Successive paired estimates of cardiac output by inductance cardiography and CO2 rebreathing were plotted for individual subjects over the course of the exercise tests (Fig. 3). The trends of changes in cardiac output by the two methods were similar. The mean change (i.e., the mean value of all differences between two successive measurements) in cardiac output over the course of exercise tests was determined by CO2 rebreathing as 1.7 ± 1.6 L·min-1 (range 0.1–7.3 L·min-1; 67 observations). Comparison of relative (percent) changes in cardiac output measured by the two methods agreed well with a bias of 1% and limits of agreement of ±21% (Fig. 4).
Comparison of inductance cardiography to the oxygen uptake method.
Twelve subjects underwent a progressive ramp exercise protocol and reached a mean maximal workload (±SD) of 292 ± 50 W (range 235–375 W). Mean maximal heart rate was 178 ± 12 bpm (range 156–195 bpm). Mean [latin capital V with dot above]O2max (±SD) was 3240 ± 535 mL·min-1.
Stable linear relations among the arteriovenous oxygen content difference [C(a-vDO2)] and [latin capital V with dot above]O2 for determination of cardiac output by the oxygen uptake method were assumed at [latin capital V with dot above]O2 >= 30% of [latin capital V with dot above]O2max (18). Data analysis was thus performed over the time periods corresponding to 30–100% of [latin capital V with dot above]O2max.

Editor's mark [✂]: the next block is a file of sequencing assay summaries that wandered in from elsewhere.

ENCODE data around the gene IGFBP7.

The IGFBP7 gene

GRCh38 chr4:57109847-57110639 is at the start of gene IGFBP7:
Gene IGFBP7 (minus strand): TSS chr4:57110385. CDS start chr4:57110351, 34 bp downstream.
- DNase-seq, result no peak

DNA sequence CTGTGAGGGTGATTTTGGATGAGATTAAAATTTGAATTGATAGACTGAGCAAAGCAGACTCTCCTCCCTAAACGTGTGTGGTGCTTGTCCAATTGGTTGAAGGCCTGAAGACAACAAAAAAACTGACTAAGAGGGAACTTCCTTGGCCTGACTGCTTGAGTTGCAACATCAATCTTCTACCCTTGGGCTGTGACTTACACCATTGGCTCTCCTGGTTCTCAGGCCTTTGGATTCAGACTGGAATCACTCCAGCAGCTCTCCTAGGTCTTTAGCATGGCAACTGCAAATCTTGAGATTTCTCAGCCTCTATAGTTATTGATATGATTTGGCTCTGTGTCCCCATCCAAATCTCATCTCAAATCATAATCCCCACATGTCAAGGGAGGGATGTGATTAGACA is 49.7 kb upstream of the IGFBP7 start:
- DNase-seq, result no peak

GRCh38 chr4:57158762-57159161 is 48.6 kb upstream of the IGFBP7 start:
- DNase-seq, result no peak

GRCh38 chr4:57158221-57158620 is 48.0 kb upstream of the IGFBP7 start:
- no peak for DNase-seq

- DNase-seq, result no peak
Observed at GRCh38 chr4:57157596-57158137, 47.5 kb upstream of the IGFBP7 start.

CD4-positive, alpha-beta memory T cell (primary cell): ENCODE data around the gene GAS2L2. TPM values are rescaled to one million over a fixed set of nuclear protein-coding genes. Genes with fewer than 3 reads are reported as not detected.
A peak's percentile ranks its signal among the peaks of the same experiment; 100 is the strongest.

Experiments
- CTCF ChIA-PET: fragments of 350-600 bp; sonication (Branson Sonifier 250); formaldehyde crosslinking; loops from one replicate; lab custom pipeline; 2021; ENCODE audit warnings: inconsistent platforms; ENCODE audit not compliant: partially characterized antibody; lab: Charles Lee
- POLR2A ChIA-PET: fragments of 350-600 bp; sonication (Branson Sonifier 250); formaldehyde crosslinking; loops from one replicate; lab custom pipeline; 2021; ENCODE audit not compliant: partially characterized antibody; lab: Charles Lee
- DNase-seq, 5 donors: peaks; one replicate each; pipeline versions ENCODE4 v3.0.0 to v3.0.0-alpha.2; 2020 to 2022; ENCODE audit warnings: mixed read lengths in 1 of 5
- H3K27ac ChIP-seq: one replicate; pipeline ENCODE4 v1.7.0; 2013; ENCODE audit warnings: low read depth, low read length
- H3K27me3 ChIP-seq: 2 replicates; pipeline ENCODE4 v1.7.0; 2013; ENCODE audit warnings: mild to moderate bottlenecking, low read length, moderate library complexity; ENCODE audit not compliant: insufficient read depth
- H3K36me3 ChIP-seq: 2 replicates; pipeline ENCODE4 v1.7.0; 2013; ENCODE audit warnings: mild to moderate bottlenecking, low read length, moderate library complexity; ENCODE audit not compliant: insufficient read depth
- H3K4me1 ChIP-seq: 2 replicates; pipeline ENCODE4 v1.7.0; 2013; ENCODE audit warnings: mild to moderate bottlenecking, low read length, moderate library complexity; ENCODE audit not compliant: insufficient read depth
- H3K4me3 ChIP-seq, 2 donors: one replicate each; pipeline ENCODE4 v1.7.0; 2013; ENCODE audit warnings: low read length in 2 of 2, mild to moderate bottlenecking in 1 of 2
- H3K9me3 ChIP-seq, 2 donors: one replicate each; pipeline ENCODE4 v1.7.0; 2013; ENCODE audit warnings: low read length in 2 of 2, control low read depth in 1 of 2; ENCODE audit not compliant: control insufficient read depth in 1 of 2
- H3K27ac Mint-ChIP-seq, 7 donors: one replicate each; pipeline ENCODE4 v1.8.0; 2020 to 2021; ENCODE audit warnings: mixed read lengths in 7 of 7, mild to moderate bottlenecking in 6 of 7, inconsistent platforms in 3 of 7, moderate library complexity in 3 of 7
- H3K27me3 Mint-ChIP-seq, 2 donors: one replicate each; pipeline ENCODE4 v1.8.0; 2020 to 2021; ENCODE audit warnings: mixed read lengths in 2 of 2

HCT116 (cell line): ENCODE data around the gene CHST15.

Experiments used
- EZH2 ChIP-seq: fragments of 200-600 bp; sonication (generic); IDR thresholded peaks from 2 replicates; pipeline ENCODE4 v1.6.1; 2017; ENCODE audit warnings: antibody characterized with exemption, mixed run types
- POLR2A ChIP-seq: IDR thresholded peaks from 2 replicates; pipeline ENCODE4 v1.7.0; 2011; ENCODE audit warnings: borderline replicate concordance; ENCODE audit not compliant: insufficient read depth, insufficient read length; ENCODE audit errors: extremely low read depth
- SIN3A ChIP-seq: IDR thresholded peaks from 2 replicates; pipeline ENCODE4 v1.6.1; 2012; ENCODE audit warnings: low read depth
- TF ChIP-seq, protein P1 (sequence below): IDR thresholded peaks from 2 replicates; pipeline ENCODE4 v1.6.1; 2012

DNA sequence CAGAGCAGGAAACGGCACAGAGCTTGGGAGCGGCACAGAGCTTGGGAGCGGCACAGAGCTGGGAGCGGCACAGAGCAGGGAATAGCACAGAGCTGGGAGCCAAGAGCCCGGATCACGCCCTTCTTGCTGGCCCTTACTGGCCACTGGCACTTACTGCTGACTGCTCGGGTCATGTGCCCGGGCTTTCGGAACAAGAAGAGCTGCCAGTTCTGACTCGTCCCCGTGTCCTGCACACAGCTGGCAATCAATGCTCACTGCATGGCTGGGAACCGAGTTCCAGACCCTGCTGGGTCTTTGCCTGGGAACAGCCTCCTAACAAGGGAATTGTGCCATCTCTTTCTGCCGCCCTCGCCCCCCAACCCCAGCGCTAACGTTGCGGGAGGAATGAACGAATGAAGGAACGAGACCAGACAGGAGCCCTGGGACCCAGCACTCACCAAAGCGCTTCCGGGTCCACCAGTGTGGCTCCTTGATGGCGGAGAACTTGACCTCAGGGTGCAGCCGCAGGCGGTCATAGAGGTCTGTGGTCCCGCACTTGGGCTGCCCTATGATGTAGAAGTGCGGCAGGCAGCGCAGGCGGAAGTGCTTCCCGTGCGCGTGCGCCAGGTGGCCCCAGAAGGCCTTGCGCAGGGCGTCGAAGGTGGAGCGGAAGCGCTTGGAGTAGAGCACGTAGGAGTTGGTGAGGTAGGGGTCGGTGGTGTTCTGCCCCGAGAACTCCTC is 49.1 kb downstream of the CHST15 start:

The mean number (±SD) of paired cardiac output determinations per subject over successive 200 heart cycles was 8.1 ± 2.0 (range 5–12), resulting in a total number of 98 paired measurements. Mean cardiac output derived by the oxygen uptake method was 17.2 ± 3.4 L·min-1 (range 11.3–28.5 L·min-1). Mean heart rate was 147 ± 24 bpm (range 98–190 bpm).
The identity plot of cardiac output estimated by the two methods over successive 200 heart cycle periods (corresponding to 68–83 s at maximal exercise) revealed that 97 of the 98 paired values (99%) fell within ±20% of each other (Fig. 5). The limits of agreement were ±2.8 L·min-1 corresponding to ±16%. For averaging periods extending over only 100 heart cycles (corresponding to 32–39 s at maximal exercise), 164 of 171 paired values (96%) fell within ±20% of each other, and the limits of agreement were ±4.2 L·min-1 corresponding to ±23%. If the ensemble averaging periods were further reduced to 50 heart cycles (corresponding to 16–21 s at maximal exercise), then the inductance waveforms were distorted at exercise levels exceeding 80% of maximal oxygen uptake in all subjects, and even at lower work loads in three subjects. Therefore, these data had to be discarded and analysis had to be limited to the remaining nine subjects and to exercise levels up to 80% of maximal oxygen uptake. This provided 92 paired cardiac output estimates. Limits of agreement were ±3.3 L·min-1 corresponding ±19%.